Governor Wolf’s 2015-16 Budget Myths

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Myth: Without tax hikes, the budget deficit will reach $2.3 billion and cannot be fixed.

Fact: The IFO estimated a $1.6 billion budget deficit at the start of 2015. In practice, state deficits are about half of what is reported because spending forecasts are often higher than actual program costs.

The 2015-16 budget was balanced without tax hikes. Two ways exist to close a budget deficit: raise revenue or reduce spending. Lawmakers closed the projected budget deficit by spending less—$3.8 billion less than Governor Wolf’s original budget proposal.

Myth: The increase in “mandated spending” for 2015-16 is $1.88 billion, for a total General Fund budget of $31.033 billion.

Fact: The final 2015-16 budget spends $30 billion, a billion dollars less than the minimum spending cited by the administration. Human services, pensions, corrections, and other mandatory costs will continue to grow rapidly, but it’s clear the governor overestimated this year’s “mandated costs.”

Myth:HB 1801 does not add up. Once again, the math doesn’t work. The money it claims to provide doesn’t exist. This budget is not in balance.”

Fact: The budget is balanced. However, it does not address Pennsylvania’s long term fiscal problems. Pennsylvania’s fiscal problems are so large that even Budget Secretary Randy Albright admits dramatic tax increases will not prevent future budget deficits. Only systematic changes, like true pension reform and slowing welfare spending growth, will solve the structural deficit.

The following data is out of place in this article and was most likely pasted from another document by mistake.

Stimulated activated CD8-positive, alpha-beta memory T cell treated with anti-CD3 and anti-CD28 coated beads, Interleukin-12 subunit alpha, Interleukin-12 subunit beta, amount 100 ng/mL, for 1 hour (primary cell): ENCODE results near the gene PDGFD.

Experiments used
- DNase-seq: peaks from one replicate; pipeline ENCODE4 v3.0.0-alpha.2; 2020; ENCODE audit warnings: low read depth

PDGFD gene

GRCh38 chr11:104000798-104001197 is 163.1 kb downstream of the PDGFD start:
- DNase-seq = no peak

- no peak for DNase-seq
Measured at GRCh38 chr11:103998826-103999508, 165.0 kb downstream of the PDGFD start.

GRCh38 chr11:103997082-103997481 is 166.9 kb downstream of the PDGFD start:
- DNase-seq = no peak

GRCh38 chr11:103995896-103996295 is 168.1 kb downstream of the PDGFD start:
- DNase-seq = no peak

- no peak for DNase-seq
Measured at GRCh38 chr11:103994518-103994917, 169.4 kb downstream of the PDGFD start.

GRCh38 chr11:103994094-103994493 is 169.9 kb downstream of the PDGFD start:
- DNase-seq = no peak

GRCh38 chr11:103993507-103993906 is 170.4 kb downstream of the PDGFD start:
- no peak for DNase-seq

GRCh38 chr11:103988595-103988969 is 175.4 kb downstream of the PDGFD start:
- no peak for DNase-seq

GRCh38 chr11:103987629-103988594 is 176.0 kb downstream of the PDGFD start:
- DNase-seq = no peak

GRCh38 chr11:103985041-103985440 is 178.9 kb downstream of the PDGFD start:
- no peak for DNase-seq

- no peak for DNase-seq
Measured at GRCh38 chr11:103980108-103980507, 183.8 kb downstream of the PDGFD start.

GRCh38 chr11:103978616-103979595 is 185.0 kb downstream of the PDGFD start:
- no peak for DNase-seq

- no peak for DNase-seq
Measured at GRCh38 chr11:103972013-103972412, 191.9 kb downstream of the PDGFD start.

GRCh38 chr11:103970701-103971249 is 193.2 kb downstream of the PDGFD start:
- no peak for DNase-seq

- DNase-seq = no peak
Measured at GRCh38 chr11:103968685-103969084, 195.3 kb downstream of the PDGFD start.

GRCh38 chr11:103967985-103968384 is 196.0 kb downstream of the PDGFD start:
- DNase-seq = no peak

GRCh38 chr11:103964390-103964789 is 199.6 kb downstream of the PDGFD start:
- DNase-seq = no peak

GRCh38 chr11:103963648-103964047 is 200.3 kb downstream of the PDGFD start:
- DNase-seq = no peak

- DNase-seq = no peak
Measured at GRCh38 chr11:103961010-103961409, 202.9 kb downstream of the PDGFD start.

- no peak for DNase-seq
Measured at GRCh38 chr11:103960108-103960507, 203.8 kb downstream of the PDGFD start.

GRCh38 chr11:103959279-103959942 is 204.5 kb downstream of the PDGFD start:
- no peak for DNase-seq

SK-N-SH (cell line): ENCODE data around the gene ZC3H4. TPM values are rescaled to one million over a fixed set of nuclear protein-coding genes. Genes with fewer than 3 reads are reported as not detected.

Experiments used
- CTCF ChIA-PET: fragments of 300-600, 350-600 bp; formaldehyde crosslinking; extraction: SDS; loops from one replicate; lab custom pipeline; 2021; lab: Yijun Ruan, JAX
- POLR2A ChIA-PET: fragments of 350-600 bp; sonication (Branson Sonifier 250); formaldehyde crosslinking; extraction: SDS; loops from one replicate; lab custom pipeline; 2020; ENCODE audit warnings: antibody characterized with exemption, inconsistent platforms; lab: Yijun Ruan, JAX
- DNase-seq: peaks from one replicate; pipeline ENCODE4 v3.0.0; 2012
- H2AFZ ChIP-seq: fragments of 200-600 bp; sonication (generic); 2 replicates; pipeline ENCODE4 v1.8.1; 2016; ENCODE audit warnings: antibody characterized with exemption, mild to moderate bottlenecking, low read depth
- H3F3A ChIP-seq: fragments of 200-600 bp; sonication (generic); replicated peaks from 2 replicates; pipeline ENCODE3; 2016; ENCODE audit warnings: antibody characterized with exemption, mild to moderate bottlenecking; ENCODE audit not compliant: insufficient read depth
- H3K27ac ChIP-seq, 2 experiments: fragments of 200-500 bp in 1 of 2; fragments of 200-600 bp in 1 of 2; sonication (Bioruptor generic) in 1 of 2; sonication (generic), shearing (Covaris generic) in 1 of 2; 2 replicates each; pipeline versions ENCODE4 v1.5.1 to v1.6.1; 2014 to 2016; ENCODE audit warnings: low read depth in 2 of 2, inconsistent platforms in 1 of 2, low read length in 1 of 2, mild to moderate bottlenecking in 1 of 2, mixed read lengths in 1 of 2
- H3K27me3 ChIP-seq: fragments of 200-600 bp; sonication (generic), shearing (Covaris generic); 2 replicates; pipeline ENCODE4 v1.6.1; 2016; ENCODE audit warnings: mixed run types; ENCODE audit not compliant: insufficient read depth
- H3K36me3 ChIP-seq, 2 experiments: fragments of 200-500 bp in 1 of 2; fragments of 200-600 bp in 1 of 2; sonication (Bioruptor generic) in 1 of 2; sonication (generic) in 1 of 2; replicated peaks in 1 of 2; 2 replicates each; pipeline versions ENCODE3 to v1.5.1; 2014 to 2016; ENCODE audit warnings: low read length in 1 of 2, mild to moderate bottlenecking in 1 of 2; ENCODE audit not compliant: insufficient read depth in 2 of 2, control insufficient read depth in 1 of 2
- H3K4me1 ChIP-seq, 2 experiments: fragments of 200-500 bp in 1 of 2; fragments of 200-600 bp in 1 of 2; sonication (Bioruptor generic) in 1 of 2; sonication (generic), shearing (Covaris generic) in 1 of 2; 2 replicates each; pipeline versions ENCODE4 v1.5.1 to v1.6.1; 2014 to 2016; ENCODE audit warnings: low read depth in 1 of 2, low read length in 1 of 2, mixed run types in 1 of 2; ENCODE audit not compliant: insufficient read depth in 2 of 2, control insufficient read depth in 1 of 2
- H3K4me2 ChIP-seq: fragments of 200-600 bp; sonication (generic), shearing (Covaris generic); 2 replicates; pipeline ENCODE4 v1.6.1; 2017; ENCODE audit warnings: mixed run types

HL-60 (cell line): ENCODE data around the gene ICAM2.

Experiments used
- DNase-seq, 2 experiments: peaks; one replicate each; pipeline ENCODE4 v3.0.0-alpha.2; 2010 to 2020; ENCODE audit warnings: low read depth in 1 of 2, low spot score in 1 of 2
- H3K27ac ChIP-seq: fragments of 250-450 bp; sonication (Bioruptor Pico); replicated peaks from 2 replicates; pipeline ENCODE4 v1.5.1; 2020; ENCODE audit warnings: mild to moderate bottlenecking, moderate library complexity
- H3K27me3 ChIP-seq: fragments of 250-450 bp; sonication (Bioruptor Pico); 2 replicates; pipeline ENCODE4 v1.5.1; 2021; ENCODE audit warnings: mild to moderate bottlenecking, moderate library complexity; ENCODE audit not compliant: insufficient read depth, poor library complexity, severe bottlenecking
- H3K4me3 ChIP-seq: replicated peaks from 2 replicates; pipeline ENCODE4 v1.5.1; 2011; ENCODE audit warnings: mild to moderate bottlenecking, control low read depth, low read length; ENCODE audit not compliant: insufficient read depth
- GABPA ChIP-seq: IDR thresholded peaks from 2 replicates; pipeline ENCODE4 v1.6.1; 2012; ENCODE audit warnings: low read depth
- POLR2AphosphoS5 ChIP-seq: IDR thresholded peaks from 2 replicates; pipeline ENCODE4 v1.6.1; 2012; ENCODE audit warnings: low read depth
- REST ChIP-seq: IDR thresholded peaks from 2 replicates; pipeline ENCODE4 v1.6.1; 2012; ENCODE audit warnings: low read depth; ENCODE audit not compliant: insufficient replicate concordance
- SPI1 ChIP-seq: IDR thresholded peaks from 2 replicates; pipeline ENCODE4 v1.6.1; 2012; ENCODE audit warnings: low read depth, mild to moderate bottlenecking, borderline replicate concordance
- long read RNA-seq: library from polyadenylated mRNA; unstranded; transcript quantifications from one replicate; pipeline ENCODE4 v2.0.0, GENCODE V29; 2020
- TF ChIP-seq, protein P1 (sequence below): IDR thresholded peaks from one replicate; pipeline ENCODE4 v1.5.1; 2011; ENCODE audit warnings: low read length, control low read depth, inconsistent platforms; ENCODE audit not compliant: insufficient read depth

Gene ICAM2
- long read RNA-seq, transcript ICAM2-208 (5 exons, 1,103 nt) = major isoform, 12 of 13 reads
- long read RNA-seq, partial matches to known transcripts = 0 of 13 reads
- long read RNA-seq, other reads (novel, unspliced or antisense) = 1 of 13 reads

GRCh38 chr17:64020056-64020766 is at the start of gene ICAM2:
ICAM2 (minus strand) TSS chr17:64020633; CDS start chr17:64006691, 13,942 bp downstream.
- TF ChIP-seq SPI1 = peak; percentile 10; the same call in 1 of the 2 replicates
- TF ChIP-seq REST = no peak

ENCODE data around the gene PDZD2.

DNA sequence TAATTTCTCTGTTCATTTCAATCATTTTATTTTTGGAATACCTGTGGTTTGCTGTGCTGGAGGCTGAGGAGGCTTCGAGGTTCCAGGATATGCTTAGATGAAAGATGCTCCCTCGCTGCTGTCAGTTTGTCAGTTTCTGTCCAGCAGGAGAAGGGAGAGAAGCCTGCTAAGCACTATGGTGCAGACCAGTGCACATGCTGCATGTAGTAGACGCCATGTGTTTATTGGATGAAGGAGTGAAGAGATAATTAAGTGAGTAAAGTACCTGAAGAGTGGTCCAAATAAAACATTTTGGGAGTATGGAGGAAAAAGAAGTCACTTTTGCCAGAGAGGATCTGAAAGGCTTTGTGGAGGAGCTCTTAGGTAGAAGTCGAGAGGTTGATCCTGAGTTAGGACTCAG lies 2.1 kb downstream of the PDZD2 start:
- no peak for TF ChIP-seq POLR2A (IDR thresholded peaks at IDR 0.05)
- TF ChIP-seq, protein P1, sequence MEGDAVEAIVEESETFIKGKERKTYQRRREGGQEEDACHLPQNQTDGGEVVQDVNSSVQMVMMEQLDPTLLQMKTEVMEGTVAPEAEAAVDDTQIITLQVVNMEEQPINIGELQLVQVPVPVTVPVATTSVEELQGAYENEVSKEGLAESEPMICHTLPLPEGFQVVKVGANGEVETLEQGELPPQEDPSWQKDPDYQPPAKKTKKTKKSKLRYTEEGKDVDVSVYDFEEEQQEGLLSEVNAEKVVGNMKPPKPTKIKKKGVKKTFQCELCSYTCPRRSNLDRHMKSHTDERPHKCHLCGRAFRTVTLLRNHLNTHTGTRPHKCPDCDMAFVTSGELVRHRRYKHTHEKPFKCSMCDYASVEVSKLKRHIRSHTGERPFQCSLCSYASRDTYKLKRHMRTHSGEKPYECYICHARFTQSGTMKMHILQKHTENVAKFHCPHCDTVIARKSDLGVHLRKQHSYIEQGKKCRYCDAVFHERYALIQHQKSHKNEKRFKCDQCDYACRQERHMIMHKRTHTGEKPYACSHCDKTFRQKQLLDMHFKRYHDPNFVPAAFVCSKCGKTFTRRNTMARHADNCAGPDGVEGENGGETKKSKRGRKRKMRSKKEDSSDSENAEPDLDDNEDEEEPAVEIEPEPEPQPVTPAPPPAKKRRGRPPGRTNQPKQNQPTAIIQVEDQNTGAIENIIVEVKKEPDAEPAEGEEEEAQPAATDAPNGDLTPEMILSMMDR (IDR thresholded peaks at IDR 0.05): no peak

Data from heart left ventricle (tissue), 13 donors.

Myth: “We cannot afford another property tax hike at the local level and the only way you can keep from doing that is a modest increase in taxes at the state level.”

Fact: Few would call a $3 billion dollar tax hike “modest.” Instead, reforms like voter referendums, school choice, and mandate relief can protect property owners from property tax increases without raising state taxes. Lawmakers tried to address the largest driver of property taxes, pensions, but the governor vetoed their reform plan.

Myth: “Their budget is an effective $95 million cut to school districts after years of cuts under previous Republican budgets.”

Fact: The 2015-16 budget increases public school funding by $460 million. The only education line item reduced is school construction reimbursement. This is not a cut, but an effort to fund school district construction costs with $2.5 billion borrowing through state bonds. By vetoing the fiscal code, the governor is preventing borrowing for school construction and once again standing between schools and additional funding.

According to Secretary of Education Pedro Rivera, state lawmakers have never voted to cut education spending. Despite the expiration of federal stimulus funds more than five years ago, Pennsylvania ranks tenth highest in the nation in funding per student, at more than $15,000 per child.  

Myth:I had worked patiently and persistently with Republican leaders over the past many months to agree on a compromise budget. … Then, before the final vote, the Republican House leaders told their members to go home.”

Fact: The “budget framework” supposedly contained real pension reform, property tax controls, and real liquor privatization. However, when the vague agreement was translated into legislation, these reforms were absent. The bill also required a non-specified $1.6 billion tax hike package.